My thesis aims to offer an interdisciplinary, multi-level explanation of the process of radicalisation towards violence in intergroup conflict.  The main novel contribution of this project is the integration of Social Identity Theory (Tajfel and Turner, 1978) and Parochial Altruism (Choi and Bowles, 2007) to form an individual-to-group level psychological explanation of altruistic/cooperative, and hostile intergroup and intragroup, interaction.  This integration forms the Social Identity Theory of Radicalisation in Intergroup Conflict (SITRIC).  SITRIC attempts to explain the individuals’ journey towards social identity (group membership) salience, and how this general process (i.e. it occurs in all people to some extent) may differ across individuals leading to differential behavioural outcomes under certain conditions.  These salient social identities (e.g. family, tribe, clan, nationality, religion – the latter is a particularly powerful social identity) are manifestations of proximate psychological mechanisms that may have evolved to maintain the differentiated behavioural tendencies that humans, past and present, have tended to show towards groups they are members of, and those which they are not.  Namely, individuals in group contexts tend to be more cooperative and altruistic towards members of their ingroup than towards outgroup members.  The role of religion – which has many ingroup enhancing features (e.g. promotion of trust, cohesion, cooperation etc), is an important one in terms of a salient social identity.  That is, the unique aspects of individual religions are less important here, than the fundamental provision of a salient group membership that thus defines individuals on the basis of their groups’ shared belief system and values, whilst distinguishing them from others.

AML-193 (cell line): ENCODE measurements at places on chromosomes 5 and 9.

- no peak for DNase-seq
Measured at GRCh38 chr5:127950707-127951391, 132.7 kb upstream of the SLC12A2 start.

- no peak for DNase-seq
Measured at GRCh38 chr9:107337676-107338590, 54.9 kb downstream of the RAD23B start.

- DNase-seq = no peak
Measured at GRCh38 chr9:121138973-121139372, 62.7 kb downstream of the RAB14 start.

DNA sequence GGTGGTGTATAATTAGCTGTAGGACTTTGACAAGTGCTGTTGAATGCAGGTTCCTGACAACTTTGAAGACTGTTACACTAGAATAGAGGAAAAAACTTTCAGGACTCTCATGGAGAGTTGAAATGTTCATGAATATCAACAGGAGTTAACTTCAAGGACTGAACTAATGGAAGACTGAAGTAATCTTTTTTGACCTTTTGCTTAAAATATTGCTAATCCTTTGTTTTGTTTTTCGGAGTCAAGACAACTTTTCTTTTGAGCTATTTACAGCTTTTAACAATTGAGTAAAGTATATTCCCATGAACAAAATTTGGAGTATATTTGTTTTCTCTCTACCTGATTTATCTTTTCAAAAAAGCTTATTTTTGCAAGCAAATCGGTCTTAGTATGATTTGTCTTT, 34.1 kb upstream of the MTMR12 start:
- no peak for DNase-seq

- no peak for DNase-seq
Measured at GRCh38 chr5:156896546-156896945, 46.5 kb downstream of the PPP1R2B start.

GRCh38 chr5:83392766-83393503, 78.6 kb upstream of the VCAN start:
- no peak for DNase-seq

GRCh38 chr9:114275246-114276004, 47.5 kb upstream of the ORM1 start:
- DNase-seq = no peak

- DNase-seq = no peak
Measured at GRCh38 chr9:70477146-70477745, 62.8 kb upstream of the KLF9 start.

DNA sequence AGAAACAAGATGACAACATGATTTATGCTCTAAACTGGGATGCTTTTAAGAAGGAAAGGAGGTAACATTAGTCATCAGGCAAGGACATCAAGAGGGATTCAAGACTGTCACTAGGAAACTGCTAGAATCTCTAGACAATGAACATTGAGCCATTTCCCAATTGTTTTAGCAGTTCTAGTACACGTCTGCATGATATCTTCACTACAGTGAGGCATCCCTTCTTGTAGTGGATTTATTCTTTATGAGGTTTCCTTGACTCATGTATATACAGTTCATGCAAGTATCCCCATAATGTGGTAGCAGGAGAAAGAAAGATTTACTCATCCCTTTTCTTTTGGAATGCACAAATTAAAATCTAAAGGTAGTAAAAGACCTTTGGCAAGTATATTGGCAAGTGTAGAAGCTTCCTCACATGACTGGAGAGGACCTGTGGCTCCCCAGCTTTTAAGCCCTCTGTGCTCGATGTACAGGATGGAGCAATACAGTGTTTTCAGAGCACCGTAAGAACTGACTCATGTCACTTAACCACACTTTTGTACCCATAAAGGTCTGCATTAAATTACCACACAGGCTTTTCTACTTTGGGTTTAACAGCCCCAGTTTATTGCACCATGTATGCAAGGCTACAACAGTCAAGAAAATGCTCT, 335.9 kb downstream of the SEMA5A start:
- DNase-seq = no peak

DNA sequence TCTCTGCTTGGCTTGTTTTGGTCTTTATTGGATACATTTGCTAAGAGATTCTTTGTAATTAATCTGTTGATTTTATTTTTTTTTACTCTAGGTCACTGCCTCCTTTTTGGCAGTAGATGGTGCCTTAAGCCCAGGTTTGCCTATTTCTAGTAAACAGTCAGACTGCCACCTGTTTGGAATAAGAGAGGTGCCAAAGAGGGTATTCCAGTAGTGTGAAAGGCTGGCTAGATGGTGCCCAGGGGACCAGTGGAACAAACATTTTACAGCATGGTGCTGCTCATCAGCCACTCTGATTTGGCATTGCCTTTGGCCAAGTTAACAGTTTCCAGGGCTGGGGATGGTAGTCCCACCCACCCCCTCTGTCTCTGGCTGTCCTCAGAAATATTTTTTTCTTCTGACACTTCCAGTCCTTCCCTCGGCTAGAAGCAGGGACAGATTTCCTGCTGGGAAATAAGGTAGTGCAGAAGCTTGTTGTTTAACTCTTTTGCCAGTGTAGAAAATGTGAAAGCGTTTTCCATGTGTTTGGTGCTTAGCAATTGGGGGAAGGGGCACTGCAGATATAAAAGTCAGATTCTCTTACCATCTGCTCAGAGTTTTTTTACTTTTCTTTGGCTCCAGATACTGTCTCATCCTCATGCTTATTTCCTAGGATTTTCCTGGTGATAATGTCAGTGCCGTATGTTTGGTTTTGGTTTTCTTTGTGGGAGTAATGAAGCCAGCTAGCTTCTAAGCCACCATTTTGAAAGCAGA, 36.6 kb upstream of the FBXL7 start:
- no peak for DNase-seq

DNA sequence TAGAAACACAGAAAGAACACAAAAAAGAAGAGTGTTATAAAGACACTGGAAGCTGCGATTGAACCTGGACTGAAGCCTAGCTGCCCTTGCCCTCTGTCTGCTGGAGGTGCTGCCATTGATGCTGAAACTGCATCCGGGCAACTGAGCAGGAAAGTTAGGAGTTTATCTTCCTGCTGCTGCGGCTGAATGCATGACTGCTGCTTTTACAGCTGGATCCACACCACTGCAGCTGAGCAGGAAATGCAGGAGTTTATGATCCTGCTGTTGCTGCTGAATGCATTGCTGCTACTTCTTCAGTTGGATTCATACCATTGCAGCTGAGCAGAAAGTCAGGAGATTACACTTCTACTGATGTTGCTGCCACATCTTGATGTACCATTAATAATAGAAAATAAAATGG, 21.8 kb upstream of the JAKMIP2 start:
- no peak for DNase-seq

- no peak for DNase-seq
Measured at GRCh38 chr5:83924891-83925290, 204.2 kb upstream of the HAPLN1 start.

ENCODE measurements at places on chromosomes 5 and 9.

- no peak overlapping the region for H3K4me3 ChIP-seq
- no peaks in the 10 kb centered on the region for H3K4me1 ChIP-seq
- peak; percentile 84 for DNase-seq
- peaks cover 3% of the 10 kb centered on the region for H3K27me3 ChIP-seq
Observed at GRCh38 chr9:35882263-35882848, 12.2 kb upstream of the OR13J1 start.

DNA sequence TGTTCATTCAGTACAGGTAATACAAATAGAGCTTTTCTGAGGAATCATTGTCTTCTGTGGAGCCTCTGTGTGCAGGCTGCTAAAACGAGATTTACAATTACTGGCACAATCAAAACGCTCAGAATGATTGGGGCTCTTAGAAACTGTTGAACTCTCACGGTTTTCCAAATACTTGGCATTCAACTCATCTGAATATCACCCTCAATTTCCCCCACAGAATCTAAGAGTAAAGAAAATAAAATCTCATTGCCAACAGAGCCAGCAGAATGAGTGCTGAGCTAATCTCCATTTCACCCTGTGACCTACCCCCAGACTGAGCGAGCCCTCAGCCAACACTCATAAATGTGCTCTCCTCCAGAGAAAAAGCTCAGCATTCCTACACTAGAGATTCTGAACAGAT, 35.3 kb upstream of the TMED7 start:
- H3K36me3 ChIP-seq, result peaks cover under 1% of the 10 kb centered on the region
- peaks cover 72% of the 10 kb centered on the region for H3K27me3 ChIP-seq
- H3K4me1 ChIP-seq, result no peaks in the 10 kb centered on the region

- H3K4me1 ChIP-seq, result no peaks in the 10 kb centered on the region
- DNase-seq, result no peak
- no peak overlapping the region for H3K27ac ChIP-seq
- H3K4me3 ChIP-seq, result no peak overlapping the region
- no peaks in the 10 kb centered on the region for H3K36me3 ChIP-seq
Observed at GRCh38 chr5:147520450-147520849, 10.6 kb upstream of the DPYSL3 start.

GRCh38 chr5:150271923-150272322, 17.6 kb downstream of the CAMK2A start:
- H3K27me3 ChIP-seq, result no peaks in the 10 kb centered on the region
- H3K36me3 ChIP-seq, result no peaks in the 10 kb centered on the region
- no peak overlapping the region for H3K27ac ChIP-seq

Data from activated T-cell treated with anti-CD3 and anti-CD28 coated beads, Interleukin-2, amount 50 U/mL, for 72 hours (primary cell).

Dominic Johnson

Dominic Johnson

Dominic Johnson is Alistair Buchan Professor of International Relations at the University of Oxford. He received a D.Phil. from Oxford in evolutionary biology, and a Ph.D. from Geneva University in political science. Drawing on both disciplines, he is interested in how new research on evolution and human biology is challenging theories of international relations, conflict, and cooperation. For the 2012-2013 academic year, he is co-leading a project on evolution and human nature at the Center of Theological Inquiry in Princeton.